to connect. Gary
August 24, 2014. With
all this talk about cars from the fifties lately, here's a pic I
favorited on Red Bubble the other day. Cool, huh? And here's another by
the same guy. Wicked stuff.
So you have to wonder if today's cars, restaurants,
films, music, iPhones, etc, will become tomorrow's nostalgic icons,
treated with the same reverence and affection as those from the 30s
through the 60s. Time will tell. I watched a program last night about
the resurgence of vinyl recordings. It's not so much about people my
age buying them but younger peeps. Maybe it's a fad. One bloke
explained that people don't see the value in paying $30 for a CD but
they're quite happy to pay $30 for a 12" LP in a large jacket.
Meanwhile, I'm happy with my USB sticks.
OH Jim's got the sniffles and has hit the hay to
recuperate. Not a well lad is our Jim - coughing, runny nose, sore
throat. But he did comment on Waffle and my stint as a radio writer. He
sent this link to a story about a Cincinnati ad agency
that ran a campaign on radio to assess radio's affectiveness. That was
back in '85 but Jim still remembers it.
Just got a Bubble Mail from Mieke after telling her what
the story is about my gum and my chances of hitting the road any time
soon. She said I'm a strong man... and more philosophical than
frustrated. Philosophical, huh? There ya go. I also told her
about Bubba and sent her a link to Bubba's pics.
From the Beeb: The
murder of a US journalist by an Islamic State militant believed to be
from the UK is "an utter betrayal of everything the British people
stand for", the foreign secretary has said.
Writing in the Sunday Times, Philip Hammond said the government was
investing "significant resources" to tackle "a barbaric ideology".
This, he added, could threaten Britain.
Echoing other government ministers, Mr Hammond said the threat from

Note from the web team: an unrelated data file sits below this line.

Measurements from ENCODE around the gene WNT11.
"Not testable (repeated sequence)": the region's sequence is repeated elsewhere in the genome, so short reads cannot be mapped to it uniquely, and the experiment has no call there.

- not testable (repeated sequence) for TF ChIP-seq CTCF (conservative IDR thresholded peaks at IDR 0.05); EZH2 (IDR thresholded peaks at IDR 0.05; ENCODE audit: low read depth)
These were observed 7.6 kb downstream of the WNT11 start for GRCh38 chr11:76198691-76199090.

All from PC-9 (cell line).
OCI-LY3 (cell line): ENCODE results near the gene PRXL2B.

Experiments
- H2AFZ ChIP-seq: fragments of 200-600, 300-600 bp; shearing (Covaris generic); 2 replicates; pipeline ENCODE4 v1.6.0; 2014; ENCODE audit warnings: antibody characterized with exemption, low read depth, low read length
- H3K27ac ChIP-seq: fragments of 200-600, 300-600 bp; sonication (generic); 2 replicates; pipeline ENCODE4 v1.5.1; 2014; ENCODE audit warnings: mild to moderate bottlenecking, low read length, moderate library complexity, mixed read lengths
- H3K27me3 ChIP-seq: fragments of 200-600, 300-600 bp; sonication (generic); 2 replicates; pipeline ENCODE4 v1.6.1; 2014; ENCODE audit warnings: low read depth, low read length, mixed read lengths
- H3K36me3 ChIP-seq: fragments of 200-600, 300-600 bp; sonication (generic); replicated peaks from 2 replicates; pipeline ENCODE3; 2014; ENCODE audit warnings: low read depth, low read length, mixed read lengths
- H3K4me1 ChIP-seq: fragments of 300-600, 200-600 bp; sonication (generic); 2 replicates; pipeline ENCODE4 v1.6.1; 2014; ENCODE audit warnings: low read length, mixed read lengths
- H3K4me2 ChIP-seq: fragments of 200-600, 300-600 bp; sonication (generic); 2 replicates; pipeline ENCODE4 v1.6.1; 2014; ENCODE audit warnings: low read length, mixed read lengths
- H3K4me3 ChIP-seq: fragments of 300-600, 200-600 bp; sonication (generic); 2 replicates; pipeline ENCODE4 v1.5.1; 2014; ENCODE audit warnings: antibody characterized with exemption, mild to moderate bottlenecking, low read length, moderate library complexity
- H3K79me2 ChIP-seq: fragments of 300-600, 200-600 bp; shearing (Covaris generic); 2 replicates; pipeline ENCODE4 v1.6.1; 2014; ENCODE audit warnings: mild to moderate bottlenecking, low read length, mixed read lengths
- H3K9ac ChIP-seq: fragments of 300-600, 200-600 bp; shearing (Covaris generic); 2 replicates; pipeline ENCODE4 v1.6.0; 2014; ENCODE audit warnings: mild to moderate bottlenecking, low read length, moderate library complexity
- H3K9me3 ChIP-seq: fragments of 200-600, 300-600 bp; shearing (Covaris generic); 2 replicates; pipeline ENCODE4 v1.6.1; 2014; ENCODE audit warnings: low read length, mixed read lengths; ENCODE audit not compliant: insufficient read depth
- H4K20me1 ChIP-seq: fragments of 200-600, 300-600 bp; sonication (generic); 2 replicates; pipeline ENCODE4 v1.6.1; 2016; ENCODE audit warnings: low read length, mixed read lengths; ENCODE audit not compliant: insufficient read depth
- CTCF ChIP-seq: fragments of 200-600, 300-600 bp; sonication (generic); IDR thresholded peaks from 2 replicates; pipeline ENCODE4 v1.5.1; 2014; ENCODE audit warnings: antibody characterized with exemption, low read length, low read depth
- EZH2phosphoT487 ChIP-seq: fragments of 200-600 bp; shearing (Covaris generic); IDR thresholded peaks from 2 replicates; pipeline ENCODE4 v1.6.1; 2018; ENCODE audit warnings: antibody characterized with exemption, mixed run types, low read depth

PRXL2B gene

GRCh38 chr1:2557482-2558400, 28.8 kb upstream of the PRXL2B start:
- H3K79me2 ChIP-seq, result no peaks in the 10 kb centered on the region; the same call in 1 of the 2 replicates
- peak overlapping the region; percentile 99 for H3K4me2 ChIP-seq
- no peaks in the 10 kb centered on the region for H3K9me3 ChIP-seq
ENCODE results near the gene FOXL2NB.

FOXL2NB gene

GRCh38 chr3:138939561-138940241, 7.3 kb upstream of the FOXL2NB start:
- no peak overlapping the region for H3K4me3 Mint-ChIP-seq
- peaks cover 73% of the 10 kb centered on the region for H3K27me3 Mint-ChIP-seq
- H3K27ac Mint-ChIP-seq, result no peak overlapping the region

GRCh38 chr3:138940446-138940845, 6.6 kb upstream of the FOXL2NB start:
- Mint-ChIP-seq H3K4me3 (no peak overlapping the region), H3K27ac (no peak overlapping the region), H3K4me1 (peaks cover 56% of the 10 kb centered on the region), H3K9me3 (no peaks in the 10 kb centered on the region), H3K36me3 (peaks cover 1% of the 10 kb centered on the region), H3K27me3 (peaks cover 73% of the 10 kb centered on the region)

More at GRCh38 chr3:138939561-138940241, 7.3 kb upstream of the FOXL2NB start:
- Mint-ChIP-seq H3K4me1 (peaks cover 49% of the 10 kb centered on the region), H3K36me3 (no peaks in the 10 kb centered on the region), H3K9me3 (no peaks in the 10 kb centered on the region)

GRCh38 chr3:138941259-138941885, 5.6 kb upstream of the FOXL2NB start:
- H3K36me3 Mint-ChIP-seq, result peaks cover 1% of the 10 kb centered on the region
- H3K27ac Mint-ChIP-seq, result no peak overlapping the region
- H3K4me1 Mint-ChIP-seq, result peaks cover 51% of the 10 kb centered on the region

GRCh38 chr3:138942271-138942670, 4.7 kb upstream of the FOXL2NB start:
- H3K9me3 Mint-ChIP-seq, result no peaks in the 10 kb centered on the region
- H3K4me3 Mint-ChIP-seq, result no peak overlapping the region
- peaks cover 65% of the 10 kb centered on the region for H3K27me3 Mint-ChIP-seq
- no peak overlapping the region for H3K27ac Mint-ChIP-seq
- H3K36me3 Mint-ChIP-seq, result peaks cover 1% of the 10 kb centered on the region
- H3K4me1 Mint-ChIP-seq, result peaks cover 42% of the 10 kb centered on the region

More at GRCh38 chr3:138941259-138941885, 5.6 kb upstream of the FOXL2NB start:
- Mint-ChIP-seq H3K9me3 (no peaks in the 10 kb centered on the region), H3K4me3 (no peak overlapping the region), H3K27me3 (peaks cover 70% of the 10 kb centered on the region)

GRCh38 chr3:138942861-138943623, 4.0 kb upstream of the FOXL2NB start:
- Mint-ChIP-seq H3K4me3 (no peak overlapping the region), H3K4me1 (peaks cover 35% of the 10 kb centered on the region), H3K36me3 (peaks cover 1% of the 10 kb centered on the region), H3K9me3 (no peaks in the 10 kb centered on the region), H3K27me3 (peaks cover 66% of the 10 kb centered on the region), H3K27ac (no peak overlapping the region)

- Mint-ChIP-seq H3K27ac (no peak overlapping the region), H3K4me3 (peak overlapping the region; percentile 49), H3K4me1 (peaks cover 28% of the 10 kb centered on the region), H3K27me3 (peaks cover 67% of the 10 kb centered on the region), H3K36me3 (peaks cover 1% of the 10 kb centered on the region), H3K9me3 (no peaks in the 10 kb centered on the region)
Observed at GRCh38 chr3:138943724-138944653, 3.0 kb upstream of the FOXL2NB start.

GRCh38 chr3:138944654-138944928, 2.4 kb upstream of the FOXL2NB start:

Syria and Iraq would last a generation.
While the security services hunt the man who beheaded American James
Foley, the foreign secretary made clear his revulsion that the culprit
could be British.
Ukraine is to mark
its independence day with a military parade in Kiev as fighting
continues in the east.
The parade will feature hundreds of marching servicemen and military
hardware. Critics say that it is inappropriate when Ukraine is at war.
Pro-Russian rebels in the eastern city of Donetsk - the scene of the
heaviest fighting - say they will hold their own parade featuring
imprisoned soldiers. Bang,
bang, you're dead.
Sir Cliff Richard has
been interviewed under caution in connection with an alleged historical
sexual offence, South Yorkshire Police has said.
Sir Cliff voluntarily met officers and was not arrested or charged.
It comes after police searched his home in Sunningdale, Berkshire, on
14 August as part of their investigation.
The veteran pop star denies the alleged offence, saying the claim of an
assault at a religious event in Sheffield in 1985 is "completely false".
I hope so.
Will Self asks why
people laugh at jokes which he doesn't find funny,
and whether there's such a thing as the wrong type of humour.
Nothing is funny twice - I mean that. In fact, most things that are
meant to be funny aren't even funny once, let alone twice. But in that
case - I can hear your protests helium-squeaking through the ether -
why do people repeat anecdotes, jokes and witticisms with such
frequency? Why do we listen to and watch repeats
of comedy programmes?
puh-leeeease! Nothing irritates me more than canned laughter. Frankly,
good comedy is an extremely rare commodity these days. Sit coms are
churned out like cornflake boxes on a conveyor belt. Dumb plots,
rapid-fire, puerile one-liners and, of course, canned laughter. Tragic.
Dry wit appeals to me more than guffaw material. And being quietly
It's been a quiet day today, ladies and genitals. No...
wait a tick... not all that quiet... the shower overflowed cos the
drain's blocked. I tried the plunger but whatever the obstruction is,
it's stuck, so I'll need a plumber. Bleh. Gary
August 23, 2014. Another weekend already! I was
thinking about FL Josh's comment that 'estate' sounds very British.
They have estate cars whereas Americans have station wagons. In Oz, a
farm or ranch is called a property, so we have property wagons, right?
Nope. I vaguely remember some British vehicles here called estate cars
but GM and Ford called theirs station wagons, and the latter name
stuck. I remember cars being called
estate wagons and looked that up finding this: "Station wagon and wagon